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Olympus Mons the highest volcano in our solar system.

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Olympus Mons on Mars.
Olympus Mons on Mars, the highest Volcano in our Solar System.

Close Examination of Bedrock Reveals More Clues.

NASA's Opportunity rover is continuing to examine the exposed bedrock at the edge of the crater. The first images showed that the rock has parallel layers that could be sediments created by standing water, but closer inspection shows that the lines converge and diverge at low angles. This gives clues that something moving probably created these rocks, like volcanic flow or a river. Both rovers will continue searching their landing sites and nearby environment for evidence of past water on Mars - something that might have supported life at one time.

Cities on Fertile Land Affect Climate.

New research from NASA shows that cities in the United States have been built on the most fertile soils of the nation - cities account for just 3% of its land area, but food grown there could out produce the 29% of the US which is currently used for agriculture. The researchers used data two NASA satellites to track plant growth and the locations of urban centres. They created a computer model for a potential pre-urban US landscape which they used to calculate how much the country's vegetation growth is diminished because of cities.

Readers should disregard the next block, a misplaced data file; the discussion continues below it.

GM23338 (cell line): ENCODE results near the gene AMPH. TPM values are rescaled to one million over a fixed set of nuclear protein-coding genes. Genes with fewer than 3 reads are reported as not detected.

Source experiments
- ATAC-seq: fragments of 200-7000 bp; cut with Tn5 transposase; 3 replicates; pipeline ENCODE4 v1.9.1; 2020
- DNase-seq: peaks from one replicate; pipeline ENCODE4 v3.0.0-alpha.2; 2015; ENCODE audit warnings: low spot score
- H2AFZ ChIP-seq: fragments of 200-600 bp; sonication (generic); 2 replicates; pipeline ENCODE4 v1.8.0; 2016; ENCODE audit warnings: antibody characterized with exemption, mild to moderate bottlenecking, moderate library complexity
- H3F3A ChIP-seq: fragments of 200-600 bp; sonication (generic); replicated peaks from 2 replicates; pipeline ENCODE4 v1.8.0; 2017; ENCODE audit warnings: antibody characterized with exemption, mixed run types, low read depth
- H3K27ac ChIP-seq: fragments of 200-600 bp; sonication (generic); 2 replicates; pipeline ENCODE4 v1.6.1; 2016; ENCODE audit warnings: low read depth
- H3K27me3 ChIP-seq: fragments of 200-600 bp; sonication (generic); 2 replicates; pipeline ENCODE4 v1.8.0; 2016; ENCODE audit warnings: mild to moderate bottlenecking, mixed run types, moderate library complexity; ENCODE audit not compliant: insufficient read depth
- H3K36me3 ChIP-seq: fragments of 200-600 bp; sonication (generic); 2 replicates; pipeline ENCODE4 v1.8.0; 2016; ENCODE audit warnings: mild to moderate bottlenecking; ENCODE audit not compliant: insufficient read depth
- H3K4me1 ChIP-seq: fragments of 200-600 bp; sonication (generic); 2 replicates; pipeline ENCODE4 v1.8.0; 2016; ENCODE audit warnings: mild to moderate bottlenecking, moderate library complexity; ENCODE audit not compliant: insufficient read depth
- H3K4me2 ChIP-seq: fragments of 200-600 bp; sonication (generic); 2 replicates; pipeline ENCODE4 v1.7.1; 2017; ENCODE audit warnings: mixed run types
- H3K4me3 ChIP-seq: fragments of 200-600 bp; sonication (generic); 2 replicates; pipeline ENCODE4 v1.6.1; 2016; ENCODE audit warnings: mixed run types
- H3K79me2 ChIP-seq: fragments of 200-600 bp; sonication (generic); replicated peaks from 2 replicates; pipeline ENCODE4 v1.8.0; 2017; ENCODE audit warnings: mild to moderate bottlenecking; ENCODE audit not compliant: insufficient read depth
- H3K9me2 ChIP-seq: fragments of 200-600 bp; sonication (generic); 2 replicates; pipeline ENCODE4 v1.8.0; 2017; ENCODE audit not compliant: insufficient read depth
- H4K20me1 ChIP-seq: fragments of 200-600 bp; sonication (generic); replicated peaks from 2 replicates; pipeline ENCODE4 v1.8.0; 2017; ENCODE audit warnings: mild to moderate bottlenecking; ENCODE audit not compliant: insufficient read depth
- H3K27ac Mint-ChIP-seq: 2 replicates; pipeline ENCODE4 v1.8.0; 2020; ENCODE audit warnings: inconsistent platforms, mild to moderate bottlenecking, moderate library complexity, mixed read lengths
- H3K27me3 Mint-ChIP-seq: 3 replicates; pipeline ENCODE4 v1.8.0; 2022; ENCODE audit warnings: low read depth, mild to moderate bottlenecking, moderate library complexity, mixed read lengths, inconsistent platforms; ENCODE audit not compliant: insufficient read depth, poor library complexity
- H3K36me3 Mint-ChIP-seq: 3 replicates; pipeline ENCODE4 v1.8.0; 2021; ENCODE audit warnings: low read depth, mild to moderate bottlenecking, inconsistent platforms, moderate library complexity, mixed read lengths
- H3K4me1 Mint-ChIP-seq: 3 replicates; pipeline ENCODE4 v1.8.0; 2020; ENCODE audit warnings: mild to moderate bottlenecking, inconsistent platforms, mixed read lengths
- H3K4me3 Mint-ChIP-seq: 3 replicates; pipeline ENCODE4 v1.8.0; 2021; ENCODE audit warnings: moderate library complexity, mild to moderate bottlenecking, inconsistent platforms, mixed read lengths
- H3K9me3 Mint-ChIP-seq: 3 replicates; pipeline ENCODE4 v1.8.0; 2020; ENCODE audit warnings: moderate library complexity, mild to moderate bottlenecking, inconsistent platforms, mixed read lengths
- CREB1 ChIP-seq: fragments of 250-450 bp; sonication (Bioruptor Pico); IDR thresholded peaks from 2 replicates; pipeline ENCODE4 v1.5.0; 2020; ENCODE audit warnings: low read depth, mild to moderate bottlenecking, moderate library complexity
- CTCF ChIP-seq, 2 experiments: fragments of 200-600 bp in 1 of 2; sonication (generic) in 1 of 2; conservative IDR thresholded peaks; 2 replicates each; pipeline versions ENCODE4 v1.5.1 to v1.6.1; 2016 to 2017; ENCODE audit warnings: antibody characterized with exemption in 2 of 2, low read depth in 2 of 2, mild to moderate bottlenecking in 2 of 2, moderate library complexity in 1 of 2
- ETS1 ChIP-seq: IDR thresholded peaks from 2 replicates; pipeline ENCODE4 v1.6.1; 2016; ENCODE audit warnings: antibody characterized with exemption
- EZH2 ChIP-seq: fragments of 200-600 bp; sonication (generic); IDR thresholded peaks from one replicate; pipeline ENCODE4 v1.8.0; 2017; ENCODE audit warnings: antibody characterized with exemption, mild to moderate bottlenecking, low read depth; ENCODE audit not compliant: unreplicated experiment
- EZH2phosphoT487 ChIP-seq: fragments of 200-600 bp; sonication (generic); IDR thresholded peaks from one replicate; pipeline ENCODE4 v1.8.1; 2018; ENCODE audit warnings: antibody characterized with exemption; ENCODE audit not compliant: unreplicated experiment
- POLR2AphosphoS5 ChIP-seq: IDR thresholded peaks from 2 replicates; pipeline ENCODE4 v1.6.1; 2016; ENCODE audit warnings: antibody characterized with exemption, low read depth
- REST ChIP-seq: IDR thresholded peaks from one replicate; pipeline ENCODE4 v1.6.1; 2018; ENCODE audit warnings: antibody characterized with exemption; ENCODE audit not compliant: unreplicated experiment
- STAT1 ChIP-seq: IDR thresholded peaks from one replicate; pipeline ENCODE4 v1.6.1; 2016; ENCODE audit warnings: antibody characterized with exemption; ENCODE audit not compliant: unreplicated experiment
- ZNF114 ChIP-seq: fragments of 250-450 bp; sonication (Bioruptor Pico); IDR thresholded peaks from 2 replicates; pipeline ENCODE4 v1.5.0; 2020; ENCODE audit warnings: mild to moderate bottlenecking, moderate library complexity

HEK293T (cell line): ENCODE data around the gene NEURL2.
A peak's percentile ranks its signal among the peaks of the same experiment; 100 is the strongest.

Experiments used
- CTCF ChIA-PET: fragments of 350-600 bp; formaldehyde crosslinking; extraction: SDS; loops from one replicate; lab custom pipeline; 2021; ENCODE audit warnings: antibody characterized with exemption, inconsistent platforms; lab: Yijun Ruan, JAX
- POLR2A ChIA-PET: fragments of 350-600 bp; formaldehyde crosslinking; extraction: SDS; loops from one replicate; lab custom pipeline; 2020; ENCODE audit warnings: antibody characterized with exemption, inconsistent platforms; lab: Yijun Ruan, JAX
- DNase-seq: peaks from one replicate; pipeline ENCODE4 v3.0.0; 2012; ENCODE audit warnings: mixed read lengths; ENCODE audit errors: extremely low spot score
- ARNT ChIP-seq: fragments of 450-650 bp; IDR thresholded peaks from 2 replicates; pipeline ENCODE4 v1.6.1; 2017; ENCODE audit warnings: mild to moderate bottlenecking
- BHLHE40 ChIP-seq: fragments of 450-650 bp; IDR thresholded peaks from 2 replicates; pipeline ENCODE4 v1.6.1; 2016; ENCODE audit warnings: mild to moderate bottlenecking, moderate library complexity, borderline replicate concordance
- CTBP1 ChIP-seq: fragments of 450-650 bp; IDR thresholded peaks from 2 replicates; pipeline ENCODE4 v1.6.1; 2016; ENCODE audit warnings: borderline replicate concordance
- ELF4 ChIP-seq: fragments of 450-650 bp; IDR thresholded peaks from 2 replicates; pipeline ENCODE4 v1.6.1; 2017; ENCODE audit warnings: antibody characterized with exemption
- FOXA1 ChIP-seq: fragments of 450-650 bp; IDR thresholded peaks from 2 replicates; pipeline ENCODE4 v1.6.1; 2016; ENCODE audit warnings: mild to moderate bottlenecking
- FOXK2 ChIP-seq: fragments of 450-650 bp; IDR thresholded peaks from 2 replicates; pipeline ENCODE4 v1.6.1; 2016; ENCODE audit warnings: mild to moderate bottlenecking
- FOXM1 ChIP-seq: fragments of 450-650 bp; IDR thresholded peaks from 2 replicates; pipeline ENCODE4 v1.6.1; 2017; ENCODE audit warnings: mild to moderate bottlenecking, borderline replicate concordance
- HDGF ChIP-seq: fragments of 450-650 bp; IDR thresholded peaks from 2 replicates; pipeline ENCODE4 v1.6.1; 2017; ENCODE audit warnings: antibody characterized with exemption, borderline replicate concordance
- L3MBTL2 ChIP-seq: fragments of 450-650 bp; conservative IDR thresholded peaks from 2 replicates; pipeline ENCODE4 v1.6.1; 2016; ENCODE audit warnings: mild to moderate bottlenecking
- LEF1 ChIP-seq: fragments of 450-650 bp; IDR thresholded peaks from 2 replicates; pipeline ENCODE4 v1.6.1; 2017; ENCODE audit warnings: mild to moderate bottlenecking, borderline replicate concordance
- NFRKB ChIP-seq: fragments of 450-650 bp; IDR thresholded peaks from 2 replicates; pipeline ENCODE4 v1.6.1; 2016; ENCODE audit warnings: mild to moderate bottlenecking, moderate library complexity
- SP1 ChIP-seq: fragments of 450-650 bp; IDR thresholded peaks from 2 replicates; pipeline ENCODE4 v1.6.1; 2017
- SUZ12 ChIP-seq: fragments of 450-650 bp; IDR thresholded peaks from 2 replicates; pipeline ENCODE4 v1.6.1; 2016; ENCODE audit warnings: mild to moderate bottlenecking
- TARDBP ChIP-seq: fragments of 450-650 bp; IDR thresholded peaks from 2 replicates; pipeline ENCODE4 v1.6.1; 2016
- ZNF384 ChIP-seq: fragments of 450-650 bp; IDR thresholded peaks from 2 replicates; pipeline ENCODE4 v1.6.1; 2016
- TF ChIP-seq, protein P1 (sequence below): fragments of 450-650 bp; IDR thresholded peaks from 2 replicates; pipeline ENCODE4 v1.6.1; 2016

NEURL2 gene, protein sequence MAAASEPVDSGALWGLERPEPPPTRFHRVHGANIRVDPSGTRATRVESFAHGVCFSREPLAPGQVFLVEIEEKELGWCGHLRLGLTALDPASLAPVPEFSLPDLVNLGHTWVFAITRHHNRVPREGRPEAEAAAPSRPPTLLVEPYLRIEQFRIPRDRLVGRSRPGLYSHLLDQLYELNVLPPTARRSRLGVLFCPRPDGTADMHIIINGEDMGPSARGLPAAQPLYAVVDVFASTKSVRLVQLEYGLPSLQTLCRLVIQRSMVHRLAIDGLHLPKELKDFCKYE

Olympus Mons highest Volcano in our Solar System.

View from overhead of the complex caldera (summit crater) at the summit of Olympus Mons on Mars, the highest Volcano in our Solar System.

Olympus Mons has an average elevation of 22 km and the caldera has a depth of about 3 km. This is the first high-resolution colour image of the complete caldera of Olympus Mons.

The image was taken from a height of 273 km during orbit 37 by the High Resolution Stereo Camera (HRSC) on ESA’s Mars Express on 21 January 2004. The view is centred at 18.3ºN and 227ºE. The image is about 102 km across with a resolution of 12 m per pixel. South is at the top.

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